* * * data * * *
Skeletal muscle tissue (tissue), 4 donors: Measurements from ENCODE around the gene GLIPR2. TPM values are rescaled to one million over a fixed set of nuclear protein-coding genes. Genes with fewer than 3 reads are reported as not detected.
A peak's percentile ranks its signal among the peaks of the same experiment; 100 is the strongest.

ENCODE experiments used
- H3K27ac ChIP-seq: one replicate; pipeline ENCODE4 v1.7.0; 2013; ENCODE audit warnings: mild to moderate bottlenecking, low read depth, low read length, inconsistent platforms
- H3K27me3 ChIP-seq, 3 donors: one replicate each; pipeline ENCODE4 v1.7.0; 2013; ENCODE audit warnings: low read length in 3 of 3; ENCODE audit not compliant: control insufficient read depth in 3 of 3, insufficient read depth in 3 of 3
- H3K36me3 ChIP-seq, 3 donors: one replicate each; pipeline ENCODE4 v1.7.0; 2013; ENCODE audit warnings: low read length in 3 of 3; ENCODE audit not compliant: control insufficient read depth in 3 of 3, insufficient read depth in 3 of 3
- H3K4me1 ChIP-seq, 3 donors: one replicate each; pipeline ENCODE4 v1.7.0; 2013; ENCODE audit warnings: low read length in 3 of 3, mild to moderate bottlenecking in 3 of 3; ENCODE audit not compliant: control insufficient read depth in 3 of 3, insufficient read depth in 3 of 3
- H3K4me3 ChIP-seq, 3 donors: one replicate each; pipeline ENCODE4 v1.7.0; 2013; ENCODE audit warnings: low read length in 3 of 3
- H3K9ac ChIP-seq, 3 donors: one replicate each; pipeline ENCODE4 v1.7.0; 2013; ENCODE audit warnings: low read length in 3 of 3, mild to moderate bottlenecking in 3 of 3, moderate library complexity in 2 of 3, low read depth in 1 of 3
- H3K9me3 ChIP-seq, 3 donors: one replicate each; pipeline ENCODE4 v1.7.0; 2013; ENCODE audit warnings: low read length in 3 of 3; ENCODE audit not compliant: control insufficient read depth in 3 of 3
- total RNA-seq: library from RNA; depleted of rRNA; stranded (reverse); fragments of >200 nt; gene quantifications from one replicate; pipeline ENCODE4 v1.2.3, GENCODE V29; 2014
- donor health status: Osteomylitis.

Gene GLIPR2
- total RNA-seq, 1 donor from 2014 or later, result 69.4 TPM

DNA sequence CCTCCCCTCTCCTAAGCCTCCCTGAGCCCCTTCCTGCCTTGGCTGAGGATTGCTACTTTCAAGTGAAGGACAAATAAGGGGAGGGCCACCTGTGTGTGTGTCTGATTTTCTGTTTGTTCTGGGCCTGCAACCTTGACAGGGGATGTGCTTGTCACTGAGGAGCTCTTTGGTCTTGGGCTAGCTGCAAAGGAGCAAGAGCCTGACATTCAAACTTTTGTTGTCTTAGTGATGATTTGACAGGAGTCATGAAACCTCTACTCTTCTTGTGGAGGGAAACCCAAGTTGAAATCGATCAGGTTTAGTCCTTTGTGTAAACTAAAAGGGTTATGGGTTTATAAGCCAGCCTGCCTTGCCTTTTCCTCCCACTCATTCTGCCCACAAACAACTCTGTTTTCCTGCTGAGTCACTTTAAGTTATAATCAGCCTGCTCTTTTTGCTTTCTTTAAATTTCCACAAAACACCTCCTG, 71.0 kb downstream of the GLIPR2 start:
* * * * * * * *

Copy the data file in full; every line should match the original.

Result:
Skeletal muscle tissue (tissue), 4 donors: Measurements from ENCODE around the gene GLIPR2. TPM values are rescaled to one million over a fixed set of nuclear protein-coding genes. Genes with fewer than 3 reads are reported as not detected.
A peak's percentile ranks its signal among the peaks of the same experiment; 100 is the strongest.

ENCODE experiments used
- H3K27ac ChIP-seq: one replicate; pipeline ENCODE4 v1.7.0; 2013; ENCODE audit warnings: mild to moderate bottlenecking, low read depth, low read length, inconsistent platforms
- H3K27me3 ChIP-seq, 3 donors: one replicate each; pipeline ENCODE4 v1.7.0; 2013; ENCODE audit warnings: low read length in 3 of 3; ENCODE audit not compliant: control insufficient read depth in 3 of 3, insufficient read depth in 3 of 3
- H3K36me3 ChIP-seq, 3 donors: one replicate each; pipeline ENCODE4 v1.7.0; 2013; ENCODE audit warnings: low read length in 3 of 3; ENCODE audit not compliant: control insufficient read depth in 3 of 3, insufficient read depth in 3 of 3
- H3K4me1 ChIP-seq, 3 donors: one replicate each; pipeline ENCODE4 v1.7.0; 2013; ENCODE audit warnings: low read length in 3 of 3, mild to moderate bottlenecking in 3 of 3; ENCODE audit not compliant: control insufficient read depth in 3 of 3, insufficient read depth in 3 of 3
- H3K4me3 ChIP-seq, 3 donors: one replicate each; pipeline ENCODE4 v1.7.0; 2013; ENCODE audit warnings: low read length in 3 of 3
- H3K9ac ChIP-seq, 3 donors: one replicate each; pipeline ENCODE4 v1.7.0; 2013; ENCODE audit warnings: low read length in 3 of 3, mild to moderate bottlenecking in 3 of 3, moderate library complexity in 2 of 3, low read depth in 1 of 3
- H3K9me3 ChIP-seq, 3 donors: one replicate each; pipeline ENCODE4 v1.7.0; 2013; ENCODE audit warnings: low read length in 3 of 3; ENCODE audit not compliant: control insufficient read depth in 3 of 3
- total RNA-seq: library from RNA; depleted of rRNA; stranded (reverse); fragments of >200 nt; gene quantifications from one replicate; pipeline ENCODE4 v1.2.3, GENCODE V29; 2014
- donor health status: Osteomylitis.

Gene GLIPR2
- total RNA-seq, 1 donor from 2014 or later, result 69.4 TPM

DNA sequence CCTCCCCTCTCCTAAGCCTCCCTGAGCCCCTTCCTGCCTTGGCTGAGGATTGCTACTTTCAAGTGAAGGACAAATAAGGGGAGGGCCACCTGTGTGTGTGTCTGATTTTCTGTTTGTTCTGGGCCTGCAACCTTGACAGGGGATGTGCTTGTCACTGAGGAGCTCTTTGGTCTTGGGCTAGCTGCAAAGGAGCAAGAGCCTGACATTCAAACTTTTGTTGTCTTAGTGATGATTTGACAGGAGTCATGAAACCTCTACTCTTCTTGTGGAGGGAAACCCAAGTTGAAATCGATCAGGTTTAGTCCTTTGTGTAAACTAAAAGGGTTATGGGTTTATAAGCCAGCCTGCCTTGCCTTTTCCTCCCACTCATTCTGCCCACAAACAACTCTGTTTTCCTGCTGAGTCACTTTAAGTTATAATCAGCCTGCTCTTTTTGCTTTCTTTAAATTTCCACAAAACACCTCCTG, 71.0 kb downstream of the GLIPR2 start: